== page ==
Mumbai: Ratings agency Icra on Thursday said the prevailing gloom may lead it to revise downwards its growth projections for the country, but maintained such an outcome would not hurt capital inflows in the medium-term.
"Based on the monsoon progress and sowing trends in the coming few weeks, ICRA may revise downwards its existing forecast of 6.2-6.4 percent GDP growth for 2012-13," a report by the agency, a division of global ratings agency Moody's, said.
However, it said the domestic growth, though smaller than expectations, will most likely continue to be attractive to global investors given the sluggish economic outlook for most advanced economies.
Pointing to the foreign investors' potential areas of interest, the report said, "as compared to the benign global interest rates, yields on domestic treasury bills, G-sec and corporate bonds are expected to remain attractive to the investors in the near-to-medium term."
It, however, marked currency depreciation, volatile equity markets and lack of clarity in government policies as the pain points which may deter flows in the near term.
On its expectations from the policy, ICRA's view resonated with many of its peers and said that RBI will keep the rates unchanged in its policy announcement on July 31.
"Icra expects the RBI to retain the policy rate in the near-term until monsoon-related concerns are assuaged," it said.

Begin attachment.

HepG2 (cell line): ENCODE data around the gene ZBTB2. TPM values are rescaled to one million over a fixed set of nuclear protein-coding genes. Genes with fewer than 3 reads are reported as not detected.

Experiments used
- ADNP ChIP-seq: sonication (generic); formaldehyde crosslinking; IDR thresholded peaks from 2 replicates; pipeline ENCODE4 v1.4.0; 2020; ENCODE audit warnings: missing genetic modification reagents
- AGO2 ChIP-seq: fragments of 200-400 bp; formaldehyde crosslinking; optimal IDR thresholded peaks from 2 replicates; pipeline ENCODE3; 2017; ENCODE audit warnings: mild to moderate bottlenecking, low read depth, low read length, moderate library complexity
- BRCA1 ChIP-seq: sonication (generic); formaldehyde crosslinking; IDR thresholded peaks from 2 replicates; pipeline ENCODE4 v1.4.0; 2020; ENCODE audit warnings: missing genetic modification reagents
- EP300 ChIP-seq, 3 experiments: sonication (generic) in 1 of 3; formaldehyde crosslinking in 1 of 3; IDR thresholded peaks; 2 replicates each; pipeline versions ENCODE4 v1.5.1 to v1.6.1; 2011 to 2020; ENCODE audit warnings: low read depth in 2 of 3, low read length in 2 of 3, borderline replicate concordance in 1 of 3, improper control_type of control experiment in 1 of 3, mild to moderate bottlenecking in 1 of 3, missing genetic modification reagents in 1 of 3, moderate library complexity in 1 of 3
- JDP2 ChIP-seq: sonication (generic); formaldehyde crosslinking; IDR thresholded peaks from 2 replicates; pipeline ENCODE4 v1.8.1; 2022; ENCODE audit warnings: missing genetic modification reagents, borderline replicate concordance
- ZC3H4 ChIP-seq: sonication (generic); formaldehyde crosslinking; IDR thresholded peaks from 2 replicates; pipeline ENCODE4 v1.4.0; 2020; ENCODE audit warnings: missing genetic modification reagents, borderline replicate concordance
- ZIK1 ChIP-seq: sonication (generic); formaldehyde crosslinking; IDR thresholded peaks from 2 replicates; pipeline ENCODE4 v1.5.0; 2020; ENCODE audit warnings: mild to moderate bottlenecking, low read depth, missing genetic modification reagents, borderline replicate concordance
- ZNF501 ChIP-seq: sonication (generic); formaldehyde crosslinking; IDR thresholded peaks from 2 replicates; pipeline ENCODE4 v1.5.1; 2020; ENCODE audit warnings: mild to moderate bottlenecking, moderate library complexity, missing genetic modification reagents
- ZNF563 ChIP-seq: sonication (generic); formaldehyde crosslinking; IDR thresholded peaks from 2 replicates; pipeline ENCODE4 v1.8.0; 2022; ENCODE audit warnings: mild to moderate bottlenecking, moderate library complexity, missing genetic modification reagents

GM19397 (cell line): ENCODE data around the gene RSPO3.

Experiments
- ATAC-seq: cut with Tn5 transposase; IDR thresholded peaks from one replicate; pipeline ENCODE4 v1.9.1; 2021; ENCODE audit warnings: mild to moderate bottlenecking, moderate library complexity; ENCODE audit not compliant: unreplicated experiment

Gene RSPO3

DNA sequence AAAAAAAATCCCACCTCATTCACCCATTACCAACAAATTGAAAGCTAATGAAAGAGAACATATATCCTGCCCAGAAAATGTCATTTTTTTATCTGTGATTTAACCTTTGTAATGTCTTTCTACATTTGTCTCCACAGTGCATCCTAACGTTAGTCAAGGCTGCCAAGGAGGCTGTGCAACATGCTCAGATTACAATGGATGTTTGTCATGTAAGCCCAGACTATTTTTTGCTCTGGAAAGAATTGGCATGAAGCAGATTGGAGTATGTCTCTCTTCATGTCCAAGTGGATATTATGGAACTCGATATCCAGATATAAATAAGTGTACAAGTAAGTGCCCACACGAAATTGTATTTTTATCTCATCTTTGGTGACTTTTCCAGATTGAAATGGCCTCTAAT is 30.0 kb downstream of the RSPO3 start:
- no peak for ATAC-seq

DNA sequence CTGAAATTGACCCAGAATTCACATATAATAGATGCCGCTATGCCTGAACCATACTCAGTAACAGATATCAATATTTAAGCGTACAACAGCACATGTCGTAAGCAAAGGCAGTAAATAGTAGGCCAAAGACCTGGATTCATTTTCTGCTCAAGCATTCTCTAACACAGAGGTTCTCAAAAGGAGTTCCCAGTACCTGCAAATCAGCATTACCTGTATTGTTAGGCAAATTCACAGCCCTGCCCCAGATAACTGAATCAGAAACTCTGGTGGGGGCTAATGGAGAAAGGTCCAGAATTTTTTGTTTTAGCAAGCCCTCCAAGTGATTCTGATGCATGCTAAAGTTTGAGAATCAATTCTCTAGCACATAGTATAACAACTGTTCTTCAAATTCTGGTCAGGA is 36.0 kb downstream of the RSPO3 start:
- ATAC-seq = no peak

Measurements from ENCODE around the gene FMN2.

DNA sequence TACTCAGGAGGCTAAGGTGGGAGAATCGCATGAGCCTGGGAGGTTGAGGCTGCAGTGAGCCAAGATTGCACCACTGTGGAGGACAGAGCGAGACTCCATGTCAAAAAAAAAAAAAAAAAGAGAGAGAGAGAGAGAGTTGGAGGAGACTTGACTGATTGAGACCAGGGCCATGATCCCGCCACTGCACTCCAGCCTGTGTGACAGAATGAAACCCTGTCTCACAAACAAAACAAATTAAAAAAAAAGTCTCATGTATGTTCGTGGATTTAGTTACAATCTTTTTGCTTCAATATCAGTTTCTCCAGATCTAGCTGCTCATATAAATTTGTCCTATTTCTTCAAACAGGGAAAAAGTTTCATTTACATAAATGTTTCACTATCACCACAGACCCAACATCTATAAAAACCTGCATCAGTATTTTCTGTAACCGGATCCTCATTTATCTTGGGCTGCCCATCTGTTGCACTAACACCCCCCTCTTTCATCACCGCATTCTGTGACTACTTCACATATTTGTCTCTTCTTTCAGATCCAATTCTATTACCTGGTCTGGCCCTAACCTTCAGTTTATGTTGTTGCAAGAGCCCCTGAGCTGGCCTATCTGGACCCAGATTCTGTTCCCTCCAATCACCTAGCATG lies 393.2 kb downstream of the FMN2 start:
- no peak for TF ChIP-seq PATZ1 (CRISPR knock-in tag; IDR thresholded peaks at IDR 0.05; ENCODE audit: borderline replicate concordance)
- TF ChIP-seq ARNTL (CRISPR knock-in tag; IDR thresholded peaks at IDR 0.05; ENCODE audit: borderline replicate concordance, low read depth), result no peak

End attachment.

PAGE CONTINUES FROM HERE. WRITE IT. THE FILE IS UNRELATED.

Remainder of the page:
Unlike its rival Crisil, whose research wing came out with a report on Thursday stating that inflation could go up in the event of poor monsoon, Icra maintained its average inflation estimate at 7-7.5 percent for the fiscal.
With inflation being elevated, RBI's capacity to cut rates will be curtailed to up to 0.75 percent till the end of March 2013, it said.
For liquidity management, Icra said RBI will continue doing open market operations rather than reducing the CRR in the forthcoming policy on Tuesday. By doing so, the central bank will maintain headroom for a CRR reduction to address liquidity stress arising as a fallout of global events, it said.
On foreign fund-raising by domestic companies, Icra said the rupee depreciation will render the ECB (external commercial borrowings) window unattractive, despite relaxations in norms governing the inflows recently.

Similarly, the FCCB (foreign currency convertible bonds) flows will also be moderate and will depend on the movement of equity markets, it said.
The agency also said the recent finance ministry directive to public sector banks to curtail dependence on bulk deposits is expected to put pressure on deposit mobilisation for banks this fiscal.


Latest News  from Business News Desk